Anthony Weiner played the “Nazi card” to run down New York City’s “stop and frisk” policy, but he violated an unwritten political law not to invoke Nazi policies in unrelated issues.
The so-far unstoppable Weiner campaigned in Staten Island Sunday and spoke to black congregants at a church, where he said, “Last year, more than 700,000 in New York were stopped — the overwhelming majority of them were young men of color. Ninety-seven percent of them did nothing wrong…. Well, you can have 100 percent statistical reduction in crime if you stop everybody.
“You could have 1938 Germany, because everyone has to show their papers.”
That was one step over the red line for some Jews.
State Sen. Simcha Felder, who represents largely Orthodox communities in South Brooklyn, was quoted by the New York Post as saying, “His comments were shocking and disgraceful . . . [and] he should apologize. Anyone who uses the Holocaust frivolously diminishes the tragedy that occurred. Weiner clearly stepped over the line.”
Weiner is on a hot streak in the polls, with the latest Quinnipiac University survey giving him a three-point lead over City Council Speaker Christine Quinn.
Although the lead is small, it continues a trend in favor of Weiner, who scored a surprising virtual tie with Quinn in the previous poll.
Jewish Press correspondent,Jacob Kornbluh writing on an election blog this week, quoted the Guardian’s Harry Enten as writing, “For the first time in the campaign, one can easily paint a picture that would have Weiner winning both the primary and the runoff. Weiner leads by 25% to 22% over in the Quinnipiac survey released on Monday.
“It’s not the top line, however, that should make Weiner smile. It’s the fact that Quinn is in her weakest position yet against Weiner for the runoff, which will be held if no candidate reaches a threshold of 40% in the first round….
“I would guess that Weiner is probably ahead in a runoff against an opponent who is actually more disliked than he is.”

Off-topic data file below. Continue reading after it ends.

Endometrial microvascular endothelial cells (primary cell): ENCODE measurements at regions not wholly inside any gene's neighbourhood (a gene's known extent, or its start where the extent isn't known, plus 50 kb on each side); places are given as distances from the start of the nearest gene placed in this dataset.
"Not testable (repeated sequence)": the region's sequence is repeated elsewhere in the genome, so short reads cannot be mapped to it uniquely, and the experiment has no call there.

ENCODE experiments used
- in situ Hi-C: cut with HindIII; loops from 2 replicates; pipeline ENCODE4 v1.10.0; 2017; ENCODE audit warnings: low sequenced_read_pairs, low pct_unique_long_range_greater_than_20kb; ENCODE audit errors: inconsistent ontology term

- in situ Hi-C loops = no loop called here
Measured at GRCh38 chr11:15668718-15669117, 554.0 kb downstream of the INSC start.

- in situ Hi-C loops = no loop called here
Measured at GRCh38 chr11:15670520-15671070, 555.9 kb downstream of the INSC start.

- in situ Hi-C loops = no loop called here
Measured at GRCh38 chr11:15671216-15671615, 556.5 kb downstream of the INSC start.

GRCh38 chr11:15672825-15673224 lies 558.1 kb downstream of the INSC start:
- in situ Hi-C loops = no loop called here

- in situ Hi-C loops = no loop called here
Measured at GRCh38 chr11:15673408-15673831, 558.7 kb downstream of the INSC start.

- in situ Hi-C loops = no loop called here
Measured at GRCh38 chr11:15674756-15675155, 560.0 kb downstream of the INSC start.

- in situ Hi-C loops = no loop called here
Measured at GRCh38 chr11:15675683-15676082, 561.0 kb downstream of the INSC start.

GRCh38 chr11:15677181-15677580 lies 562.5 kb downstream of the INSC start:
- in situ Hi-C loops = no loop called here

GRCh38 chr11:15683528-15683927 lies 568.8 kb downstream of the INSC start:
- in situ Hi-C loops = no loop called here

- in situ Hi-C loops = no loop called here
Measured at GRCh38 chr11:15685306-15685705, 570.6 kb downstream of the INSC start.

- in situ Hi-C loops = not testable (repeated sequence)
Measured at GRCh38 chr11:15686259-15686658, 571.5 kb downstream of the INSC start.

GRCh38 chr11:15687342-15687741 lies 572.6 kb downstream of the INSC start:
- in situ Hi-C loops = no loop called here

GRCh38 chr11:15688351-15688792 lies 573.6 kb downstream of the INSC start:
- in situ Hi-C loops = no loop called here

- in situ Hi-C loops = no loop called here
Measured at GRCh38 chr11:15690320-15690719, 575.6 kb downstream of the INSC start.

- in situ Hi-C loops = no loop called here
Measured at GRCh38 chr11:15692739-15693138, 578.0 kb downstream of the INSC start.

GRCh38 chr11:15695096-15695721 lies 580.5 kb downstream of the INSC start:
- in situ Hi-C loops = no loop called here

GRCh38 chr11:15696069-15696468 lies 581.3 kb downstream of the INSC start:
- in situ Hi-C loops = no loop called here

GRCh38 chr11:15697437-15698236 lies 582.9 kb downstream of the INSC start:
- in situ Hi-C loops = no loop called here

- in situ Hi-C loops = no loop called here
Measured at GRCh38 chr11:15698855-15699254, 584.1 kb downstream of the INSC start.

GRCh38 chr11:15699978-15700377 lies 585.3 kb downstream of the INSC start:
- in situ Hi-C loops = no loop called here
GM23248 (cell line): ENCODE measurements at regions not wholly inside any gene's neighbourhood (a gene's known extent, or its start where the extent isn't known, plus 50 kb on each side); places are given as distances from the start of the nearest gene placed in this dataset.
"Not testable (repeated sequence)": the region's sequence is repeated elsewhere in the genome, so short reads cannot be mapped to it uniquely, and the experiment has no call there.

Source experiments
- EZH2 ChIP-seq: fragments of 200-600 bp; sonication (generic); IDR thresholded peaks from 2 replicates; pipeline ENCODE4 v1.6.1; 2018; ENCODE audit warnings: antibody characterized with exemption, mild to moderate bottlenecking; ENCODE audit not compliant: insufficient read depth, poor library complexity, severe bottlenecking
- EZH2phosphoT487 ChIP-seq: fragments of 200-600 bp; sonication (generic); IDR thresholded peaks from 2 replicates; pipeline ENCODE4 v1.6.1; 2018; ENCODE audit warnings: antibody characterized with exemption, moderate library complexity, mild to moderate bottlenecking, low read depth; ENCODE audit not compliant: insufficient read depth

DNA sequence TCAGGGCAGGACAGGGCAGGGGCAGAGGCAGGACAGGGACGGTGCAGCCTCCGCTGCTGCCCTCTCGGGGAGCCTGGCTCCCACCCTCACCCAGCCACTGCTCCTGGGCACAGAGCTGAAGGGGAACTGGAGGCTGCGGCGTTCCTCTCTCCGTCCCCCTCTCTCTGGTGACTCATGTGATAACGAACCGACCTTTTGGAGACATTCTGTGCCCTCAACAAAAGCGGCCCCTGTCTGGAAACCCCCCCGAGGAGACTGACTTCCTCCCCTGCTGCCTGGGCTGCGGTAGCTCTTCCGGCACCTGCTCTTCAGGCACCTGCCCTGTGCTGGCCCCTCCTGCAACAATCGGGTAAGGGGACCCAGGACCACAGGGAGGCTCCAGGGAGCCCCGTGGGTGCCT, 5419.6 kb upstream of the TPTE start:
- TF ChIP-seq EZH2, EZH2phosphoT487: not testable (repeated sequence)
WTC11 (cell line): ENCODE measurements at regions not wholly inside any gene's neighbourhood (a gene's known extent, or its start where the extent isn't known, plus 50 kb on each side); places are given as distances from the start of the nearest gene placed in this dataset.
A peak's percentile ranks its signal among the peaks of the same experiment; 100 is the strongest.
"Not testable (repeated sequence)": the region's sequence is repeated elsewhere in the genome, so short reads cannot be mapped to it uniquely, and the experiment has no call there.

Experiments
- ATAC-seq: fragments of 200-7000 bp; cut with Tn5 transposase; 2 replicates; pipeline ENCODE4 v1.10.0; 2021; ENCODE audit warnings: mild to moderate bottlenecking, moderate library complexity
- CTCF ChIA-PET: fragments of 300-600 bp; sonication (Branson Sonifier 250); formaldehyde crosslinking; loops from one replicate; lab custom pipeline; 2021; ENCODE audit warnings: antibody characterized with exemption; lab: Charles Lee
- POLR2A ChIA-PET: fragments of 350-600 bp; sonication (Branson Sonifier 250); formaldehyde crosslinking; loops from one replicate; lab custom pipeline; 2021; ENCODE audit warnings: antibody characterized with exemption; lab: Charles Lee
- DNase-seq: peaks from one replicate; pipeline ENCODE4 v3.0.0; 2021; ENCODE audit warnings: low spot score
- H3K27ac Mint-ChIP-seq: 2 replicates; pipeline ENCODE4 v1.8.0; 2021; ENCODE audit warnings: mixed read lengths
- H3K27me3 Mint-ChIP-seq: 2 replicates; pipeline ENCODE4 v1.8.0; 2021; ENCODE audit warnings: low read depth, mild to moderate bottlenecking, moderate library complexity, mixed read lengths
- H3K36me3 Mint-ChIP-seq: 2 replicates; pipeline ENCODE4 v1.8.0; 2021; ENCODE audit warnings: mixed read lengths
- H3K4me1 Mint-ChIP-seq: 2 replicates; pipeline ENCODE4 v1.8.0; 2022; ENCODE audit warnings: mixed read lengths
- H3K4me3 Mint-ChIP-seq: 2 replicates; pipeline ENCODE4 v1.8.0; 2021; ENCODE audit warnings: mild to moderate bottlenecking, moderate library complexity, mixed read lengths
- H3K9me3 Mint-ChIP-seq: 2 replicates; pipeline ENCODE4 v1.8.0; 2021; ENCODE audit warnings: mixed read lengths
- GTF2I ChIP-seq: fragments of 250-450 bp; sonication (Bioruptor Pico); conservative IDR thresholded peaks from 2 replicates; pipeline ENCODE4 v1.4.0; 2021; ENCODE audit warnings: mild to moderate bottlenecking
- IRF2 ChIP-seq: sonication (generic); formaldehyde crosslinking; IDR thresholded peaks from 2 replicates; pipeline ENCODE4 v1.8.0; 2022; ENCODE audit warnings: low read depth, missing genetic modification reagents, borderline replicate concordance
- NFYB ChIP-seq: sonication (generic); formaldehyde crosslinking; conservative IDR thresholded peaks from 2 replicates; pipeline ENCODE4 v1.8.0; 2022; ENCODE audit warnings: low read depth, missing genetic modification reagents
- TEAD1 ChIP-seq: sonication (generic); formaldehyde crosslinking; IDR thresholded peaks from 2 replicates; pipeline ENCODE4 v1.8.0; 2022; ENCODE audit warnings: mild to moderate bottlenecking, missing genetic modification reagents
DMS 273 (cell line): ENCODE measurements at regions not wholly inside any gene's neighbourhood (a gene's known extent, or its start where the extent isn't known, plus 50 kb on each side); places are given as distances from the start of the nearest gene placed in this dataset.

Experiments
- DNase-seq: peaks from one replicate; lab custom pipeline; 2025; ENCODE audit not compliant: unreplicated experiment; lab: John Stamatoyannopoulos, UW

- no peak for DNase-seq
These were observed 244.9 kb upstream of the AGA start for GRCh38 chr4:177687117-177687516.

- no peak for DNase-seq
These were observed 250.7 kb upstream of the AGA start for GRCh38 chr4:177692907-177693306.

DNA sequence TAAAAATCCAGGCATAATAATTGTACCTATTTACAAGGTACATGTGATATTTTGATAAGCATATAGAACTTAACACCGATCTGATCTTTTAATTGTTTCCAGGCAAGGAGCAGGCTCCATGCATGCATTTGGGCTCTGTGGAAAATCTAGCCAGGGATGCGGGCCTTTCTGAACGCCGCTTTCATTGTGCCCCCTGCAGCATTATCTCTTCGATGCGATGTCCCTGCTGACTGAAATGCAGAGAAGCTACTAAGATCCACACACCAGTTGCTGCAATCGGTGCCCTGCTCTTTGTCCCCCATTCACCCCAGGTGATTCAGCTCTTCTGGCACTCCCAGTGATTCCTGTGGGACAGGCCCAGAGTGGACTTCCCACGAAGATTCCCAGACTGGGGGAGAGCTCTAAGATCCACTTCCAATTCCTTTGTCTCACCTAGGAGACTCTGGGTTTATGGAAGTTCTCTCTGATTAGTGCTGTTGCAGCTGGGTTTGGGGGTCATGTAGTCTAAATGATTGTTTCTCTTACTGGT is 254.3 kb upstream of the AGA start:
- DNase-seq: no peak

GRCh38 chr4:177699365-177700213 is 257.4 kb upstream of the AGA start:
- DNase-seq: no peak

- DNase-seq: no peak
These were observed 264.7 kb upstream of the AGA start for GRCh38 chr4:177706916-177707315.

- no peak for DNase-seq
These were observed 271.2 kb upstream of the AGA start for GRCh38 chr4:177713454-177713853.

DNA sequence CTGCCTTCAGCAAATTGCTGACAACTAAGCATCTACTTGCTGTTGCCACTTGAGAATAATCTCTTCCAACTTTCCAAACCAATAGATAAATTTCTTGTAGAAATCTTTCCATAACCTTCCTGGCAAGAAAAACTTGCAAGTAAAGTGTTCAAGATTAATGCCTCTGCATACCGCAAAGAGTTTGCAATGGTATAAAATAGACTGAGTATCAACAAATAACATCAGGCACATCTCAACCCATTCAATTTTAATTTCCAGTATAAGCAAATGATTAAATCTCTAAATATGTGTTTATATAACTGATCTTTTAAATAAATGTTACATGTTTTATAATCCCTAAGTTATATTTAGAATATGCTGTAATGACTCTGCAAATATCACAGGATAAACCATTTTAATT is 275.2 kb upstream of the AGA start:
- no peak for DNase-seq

And then came the Nazi statement, which was made one day after George Zimmerman was acquitted of shooting and killing black teenage Trayvon Martin.
Weiner’s spokeswoman Barbara Morgan went on the defensive and said, “The context of the reference was the argument made by some that stopping innocent citizens was an acceptable cost for public safety. He clearly was not equating 1938 Nazi Germany to New York City.”
Weiner has gotten away with a lot in this campaign. He has skillfully dealt with the sexting scandal.
He has come out four-square against calling Israel an occupier, a popular stand with most Orthodox Jewish voters and hardly an issue that matters in New York City day-to-day operations.
But his fast mouth may have gone into one gear too high by invoking the Nazis into the election.
Politicians have learned the hard way that playing the Nazi card does not work with local issues, such as the ”stop and frisk” policy.
About the Author: Tzvi Ben Gedalyahu is a graduate in journalism and economics from The George Washington University. He has worked as a cub reporter in rural Virginia and as senior copy editor for major Canadian metropolitan dailies. Tzvi wrote for Arutz Sheva for several years before joining the Jewish Press.
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